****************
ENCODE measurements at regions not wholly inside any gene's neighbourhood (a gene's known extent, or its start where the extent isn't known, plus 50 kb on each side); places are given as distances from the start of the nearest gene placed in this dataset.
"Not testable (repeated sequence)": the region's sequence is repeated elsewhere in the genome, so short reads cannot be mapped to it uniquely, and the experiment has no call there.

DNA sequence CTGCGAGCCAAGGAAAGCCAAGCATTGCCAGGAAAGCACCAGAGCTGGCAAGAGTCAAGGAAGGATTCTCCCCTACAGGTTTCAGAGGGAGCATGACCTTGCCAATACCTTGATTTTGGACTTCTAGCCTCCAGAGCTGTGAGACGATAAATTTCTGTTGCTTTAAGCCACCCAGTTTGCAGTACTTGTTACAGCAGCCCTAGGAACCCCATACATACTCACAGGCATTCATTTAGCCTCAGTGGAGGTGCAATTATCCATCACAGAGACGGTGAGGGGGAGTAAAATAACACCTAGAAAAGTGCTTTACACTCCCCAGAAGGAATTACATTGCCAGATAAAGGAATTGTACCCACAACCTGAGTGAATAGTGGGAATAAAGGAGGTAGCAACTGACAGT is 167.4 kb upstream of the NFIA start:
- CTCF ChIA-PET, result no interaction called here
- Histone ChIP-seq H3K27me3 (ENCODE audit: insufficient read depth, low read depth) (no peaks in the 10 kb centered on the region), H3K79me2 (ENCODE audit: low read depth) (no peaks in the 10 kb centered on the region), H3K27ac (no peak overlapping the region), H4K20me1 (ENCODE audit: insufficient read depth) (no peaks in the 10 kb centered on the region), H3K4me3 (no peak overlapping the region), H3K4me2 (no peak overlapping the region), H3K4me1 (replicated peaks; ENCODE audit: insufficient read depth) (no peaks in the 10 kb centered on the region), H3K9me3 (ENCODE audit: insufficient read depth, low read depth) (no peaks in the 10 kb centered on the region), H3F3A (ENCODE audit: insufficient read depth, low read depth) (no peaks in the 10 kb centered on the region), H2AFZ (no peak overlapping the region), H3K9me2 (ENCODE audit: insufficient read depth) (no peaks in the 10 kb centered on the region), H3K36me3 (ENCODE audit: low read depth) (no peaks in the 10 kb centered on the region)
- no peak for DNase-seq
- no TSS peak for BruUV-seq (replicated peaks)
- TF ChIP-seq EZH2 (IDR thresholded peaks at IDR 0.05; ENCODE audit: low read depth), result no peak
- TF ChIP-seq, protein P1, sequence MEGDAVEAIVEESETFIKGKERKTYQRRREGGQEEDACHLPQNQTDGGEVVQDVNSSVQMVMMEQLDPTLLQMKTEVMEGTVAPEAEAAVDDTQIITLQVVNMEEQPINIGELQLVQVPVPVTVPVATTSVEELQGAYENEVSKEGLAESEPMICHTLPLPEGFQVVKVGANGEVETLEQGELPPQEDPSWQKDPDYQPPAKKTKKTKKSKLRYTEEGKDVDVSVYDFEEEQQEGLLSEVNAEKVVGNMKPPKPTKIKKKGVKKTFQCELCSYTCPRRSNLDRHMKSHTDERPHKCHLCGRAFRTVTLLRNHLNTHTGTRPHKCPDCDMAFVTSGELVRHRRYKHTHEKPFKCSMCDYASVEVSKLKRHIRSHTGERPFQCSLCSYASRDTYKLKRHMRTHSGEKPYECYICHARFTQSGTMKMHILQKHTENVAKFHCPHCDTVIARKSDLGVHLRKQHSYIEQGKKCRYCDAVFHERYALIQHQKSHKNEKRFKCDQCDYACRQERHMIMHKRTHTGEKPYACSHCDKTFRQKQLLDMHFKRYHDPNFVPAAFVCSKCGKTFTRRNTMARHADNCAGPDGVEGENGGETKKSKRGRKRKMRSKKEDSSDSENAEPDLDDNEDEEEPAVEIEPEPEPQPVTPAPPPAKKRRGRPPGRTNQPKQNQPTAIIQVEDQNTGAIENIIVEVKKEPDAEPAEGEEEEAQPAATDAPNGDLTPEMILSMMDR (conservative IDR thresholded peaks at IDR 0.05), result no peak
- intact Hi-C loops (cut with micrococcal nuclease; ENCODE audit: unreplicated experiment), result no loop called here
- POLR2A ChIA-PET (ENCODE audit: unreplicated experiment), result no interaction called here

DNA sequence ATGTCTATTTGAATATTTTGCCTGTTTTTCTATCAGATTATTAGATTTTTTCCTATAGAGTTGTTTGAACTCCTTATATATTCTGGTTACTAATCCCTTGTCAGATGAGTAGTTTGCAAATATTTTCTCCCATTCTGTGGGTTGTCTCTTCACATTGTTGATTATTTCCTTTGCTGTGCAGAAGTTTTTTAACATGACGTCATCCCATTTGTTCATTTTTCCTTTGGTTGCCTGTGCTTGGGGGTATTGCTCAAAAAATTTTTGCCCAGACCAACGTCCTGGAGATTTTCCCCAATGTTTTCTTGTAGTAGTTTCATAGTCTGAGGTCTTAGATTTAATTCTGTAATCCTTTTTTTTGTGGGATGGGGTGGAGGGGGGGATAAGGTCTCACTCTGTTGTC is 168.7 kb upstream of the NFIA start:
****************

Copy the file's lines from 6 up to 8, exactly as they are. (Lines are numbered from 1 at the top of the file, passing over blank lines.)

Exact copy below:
- no peak for DNase-seq
- no TSS peak for BruUV-seq (replicated peaks)
- TF ChIP-seq EZH2 (IDR thresholded peaks at IDR 0.05; ENCODE audit: low read depth), result no peak